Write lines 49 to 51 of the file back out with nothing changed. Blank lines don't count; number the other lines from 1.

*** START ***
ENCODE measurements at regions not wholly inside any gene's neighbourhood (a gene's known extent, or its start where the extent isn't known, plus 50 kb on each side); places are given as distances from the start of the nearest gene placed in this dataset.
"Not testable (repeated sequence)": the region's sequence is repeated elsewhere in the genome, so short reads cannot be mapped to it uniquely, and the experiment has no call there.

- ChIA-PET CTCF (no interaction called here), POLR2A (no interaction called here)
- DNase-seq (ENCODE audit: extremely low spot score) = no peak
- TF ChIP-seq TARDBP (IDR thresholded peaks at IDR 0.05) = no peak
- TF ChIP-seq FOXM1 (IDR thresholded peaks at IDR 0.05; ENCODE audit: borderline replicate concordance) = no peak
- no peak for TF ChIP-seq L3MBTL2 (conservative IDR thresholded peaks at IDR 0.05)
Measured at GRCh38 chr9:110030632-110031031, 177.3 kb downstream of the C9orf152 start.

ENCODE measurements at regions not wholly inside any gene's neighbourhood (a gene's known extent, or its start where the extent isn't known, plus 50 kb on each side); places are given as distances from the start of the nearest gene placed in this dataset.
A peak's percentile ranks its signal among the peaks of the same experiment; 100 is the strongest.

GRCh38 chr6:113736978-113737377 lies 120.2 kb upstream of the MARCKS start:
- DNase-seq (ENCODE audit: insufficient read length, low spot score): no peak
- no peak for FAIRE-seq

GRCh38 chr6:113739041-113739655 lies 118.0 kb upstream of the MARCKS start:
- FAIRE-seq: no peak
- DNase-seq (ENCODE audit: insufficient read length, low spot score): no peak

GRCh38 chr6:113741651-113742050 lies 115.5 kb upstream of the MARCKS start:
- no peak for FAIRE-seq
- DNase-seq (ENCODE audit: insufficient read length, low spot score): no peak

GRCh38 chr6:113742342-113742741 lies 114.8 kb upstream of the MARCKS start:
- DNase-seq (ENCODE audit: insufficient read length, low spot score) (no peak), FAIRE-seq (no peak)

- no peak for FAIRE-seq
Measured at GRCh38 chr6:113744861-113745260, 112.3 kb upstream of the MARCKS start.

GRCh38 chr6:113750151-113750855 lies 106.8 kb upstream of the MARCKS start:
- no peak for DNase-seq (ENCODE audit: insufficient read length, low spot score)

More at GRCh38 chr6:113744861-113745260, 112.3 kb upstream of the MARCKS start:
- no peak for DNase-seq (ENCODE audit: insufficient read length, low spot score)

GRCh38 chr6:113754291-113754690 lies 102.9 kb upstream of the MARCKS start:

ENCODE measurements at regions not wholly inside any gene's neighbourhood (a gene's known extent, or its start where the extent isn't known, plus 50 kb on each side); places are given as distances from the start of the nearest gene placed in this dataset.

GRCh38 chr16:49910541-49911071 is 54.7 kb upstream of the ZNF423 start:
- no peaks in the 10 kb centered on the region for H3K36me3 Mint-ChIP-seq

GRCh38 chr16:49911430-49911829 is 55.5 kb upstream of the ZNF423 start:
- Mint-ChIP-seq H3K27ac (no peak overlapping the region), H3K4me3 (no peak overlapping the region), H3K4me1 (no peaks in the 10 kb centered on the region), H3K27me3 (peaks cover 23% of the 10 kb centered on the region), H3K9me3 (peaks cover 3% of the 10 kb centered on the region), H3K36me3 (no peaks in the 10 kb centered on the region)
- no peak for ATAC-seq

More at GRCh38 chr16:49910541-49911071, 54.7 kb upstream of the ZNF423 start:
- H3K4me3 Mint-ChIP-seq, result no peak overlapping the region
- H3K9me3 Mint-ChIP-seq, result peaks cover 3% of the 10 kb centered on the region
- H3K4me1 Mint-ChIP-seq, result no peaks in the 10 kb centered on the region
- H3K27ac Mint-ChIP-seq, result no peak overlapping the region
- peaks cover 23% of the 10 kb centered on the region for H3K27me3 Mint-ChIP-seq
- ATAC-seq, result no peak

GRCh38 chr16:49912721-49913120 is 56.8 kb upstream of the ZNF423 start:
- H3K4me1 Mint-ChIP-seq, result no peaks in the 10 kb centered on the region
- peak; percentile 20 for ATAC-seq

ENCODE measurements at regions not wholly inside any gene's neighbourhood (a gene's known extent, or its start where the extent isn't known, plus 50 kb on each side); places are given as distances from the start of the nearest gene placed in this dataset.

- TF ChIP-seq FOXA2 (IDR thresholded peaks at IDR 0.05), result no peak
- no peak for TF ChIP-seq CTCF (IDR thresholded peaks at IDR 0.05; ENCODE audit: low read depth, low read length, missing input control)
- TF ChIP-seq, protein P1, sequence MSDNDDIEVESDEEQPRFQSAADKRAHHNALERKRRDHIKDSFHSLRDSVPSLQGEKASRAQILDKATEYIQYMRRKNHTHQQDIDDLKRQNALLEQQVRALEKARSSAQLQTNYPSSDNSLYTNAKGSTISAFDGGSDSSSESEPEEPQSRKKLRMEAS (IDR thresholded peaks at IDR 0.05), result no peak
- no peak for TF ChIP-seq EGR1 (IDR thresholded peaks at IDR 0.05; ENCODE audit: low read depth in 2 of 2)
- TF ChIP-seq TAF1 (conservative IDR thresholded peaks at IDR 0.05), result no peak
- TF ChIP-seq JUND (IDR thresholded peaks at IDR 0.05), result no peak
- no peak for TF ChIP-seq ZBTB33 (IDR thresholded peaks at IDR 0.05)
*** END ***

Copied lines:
- no peak for TF ChIP-seq EGR1 (IDR thresholded peaks at IDR 0.05; ENCODE audit: low read depth in 2 of 2)
- TF ChIP-seq TAF1 (conservative IDR thresholded peaks at IDR 0.05), result no peak
- TF ChIP-seq JUND (IDR thresholded peaks at IDR 0.05), result no peak